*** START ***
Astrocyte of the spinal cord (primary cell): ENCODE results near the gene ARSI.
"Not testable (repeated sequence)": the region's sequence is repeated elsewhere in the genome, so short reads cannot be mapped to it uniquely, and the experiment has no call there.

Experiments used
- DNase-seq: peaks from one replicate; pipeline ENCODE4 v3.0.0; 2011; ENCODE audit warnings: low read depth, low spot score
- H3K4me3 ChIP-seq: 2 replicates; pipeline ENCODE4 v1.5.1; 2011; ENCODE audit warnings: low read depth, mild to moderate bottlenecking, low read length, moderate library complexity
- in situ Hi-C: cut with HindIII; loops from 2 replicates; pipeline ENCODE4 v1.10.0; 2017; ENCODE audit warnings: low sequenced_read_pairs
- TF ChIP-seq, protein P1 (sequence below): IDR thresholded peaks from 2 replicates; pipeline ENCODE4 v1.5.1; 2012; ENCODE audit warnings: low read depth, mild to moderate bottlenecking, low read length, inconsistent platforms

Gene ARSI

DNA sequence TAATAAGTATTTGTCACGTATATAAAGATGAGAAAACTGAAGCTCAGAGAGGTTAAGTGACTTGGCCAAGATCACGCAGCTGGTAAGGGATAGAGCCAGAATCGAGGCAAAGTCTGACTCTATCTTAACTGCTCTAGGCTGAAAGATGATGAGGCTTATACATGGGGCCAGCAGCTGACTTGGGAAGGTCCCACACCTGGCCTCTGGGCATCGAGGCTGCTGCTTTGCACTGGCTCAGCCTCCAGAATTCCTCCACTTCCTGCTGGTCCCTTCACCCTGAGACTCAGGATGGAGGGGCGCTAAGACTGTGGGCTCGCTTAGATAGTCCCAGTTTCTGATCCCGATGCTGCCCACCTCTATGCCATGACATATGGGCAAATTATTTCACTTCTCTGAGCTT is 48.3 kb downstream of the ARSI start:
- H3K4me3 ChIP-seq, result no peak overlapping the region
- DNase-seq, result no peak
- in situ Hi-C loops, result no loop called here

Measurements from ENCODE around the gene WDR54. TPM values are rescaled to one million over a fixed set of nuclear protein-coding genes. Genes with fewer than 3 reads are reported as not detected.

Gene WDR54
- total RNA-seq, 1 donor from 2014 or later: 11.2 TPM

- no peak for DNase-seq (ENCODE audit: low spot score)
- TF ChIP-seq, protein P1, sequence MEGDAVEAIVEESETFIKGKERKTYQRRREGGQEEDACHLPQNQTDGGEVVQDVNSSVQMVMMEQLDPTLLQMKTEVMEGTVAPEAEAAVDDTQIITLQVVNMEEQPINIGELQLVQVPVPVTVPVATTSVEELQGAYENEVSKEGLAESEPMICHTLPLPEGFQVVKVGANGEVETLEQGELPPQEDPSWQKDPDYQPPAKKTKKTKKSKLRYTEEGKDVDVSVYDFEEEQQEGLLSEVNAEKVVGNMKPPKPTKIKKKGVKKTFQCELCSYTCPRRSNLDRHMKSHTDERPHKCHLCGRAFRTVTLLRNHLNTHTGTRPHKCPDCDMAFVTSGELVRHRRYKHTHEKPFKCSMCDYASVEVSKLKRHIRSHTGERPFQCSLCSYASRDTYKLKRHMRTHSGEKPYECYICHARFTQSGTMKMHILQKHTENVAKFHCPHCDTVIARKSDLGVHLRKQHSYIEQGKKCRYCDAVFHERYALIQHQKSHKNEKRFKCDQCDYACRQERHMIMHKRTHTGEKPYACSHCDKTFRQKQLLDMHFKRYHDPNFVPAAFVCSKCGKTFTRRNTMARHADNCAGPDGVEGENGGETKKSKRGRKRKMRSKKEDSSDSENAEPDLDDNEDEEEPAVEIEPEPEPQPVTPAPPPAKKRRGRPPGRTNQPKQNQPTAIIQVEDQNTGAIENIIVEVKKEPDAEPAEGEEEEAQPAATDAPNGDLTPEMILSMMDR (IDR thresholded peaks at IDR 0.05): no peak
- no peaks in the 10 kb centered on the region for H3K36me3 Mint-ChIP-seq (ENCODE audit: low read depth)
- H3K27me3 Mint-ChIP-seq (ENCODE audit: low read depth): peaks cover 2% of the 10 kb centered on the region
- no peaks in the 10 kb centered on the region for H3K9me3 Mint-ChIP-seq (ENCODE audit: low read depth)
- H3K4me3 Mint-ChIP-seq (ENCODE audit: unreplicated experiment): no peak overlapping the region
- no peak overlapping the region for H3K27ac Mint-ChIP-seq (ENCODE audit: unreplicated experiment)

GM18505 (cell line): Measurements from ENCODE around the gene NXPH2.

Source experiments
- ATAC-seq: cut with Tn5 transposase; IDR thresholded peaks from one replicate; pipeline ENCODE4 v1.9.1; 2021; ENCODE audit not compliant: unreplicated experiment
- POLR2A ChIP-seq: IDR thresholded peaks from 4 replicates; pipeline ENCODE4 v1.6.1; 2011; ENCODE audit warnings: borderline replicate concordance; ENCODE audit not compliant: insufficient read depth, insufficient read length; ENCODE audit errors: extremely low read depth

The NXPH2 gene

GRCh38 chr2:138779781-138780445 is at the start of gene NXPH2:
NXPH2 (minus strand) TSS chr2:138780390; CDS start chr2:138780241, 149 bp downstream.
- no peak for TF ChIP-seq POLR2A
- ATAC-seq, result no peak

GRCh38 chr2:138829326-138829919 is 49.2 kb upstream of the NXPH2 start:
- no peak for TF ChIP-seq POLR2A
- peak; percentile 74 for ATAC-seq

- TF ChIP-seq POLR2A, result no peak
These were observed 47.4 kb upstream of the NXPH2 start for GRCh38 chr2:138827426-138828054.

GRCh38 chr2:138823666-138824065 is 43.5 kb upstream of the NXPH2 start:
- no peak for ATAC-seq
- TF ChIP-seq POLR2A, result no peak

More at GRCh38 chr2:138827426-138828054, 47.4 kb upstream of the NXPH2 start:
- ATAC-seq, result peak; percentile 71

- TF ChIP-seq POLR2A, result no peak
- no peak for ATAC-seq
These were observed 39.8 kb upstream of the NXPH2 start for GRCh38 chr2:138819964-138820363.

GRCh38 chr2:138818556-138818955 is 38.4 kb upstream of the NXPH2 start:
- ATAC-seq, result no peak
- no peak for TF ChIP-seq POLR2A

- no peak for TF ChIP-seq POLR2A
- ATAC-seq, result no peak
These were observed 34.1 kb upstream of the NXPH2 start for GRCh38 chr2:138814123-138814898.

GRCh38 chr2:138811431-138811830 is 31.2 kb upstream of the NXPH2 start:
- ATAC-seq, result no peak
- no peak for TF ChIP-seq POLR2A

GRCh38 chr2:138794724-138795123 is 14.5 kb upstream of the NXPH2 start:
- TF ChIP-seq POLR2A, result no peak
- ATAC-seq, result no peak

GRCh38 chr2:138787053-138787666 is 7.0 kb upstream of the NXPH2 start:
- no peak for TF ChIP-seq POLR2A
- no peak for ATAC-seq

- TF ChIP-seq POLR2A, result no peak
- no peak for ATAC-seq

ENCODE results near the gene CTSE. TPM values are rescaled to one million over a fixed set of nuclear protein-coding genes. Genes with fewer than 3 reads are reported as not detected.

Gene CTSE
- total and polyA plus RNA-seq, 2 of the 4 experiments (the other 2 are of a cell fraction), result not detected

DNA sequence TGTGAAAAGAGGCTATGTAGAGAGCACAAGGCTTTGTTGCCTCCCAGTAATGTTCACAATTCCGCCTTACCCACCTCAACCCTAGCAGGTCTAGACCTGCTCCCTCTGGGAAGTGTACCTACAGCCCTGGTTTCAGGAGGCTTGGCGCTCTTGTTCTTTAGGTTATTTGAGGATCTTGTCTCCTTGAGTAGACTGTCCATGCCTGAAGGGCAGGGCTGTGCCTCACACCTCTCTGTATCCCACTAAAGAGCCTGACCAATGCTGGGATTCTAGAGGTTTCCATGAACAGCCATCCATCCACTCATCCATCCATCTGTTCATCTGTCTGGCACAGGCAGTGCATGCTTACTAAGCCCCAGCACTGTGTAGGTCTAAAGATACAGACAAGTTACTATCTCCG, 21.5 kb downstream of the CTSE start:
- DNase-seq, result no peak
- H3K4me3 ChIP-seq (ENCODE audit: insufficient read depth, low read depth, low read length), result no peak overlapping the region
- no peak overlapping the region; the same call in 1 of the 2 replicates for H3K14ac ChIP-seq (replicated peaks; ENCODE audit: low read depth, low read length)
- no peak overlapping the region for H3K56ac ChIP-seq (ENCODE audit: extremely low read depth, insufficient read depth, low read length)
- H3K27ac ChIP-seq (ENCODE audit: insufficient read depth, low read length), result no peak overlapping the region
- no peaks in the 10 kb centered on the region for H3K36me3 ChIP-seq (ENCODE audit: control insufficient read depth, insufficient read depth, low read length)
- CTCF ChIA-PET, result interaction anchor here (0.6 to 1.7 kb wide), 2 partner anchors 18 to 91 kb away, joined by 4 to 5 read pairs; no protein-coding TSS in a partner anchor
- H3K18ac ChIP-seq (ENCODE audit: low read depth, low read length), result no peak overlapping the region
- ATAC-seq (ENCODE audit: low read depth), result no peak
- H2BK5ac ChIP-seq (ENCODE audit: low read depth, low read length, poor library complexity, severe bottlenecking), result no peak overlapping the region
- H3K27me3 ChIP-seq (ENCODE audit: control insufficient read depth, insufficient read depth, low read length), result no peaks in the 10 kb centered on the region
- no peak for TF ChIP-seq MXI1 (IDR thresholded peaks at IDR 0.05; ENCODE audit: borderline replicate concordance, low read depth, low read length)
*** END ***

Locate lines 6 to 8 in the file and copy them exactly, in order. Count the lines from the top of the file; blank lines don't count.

- in situ Hi-C: cut with HindIII; loops from 2 replicates; pipeline ENCODE4 v1.10.0; 2017; ENCODE audit warnings: low sequenced_read_pairs
- TF ChIP-seq, protein P1 (sequence below): IDR thresholded peaks from 2 replicates; pipeline ENCODE4 v1.5.1; 2012; ENCODE audit warnings: low read depth, mild to moderate bottlenecking, low read length, inconsistent platforms

Gene ARSI